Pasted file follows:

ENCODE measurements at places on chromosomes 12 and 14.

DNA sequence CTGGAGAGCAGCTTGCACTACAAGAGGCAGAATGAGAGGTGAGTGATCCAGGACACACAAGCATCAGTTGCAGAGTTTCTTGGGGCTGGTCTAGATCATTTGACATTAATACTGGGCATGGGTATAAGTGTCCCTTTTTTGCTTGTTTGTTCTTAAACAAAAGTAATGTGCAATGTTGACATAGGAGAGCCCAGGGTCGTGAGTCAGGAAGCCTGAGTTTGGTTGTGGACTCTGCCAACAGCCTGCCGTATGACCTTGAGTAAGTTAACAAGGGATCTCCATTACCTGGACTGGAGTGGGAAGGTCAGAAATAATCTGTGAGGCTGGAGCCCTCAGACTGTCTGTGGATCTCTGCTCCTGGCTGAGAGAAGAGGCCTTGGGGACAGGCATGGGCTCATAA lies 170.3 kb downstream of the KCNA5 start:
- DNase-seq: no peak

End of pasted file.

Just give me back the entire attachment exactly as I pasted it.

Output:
ENCODE measurements at places on chromosomes 12 and 14.

DNA sequence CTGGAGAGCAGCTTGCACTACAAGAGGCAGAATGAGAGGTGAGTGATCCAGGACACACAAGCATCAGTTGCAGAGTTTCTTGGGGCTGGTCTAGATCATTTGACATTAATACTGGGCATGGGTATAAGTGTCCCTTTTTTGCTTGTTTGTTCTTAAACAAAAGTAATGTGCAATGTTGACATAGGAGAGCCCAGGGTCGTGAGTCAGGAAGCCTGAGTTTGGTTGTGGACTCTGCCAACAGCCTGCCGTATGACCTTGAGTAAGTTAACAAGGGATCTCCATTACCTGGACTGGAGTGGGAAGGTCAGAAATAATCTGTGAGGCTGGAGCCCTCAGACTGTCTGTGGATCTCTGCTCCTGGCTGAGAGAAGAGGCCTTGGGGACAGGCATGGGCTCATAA lies 170.3 kb downstream of the KCNA5 start:
- DNase-seq: no peak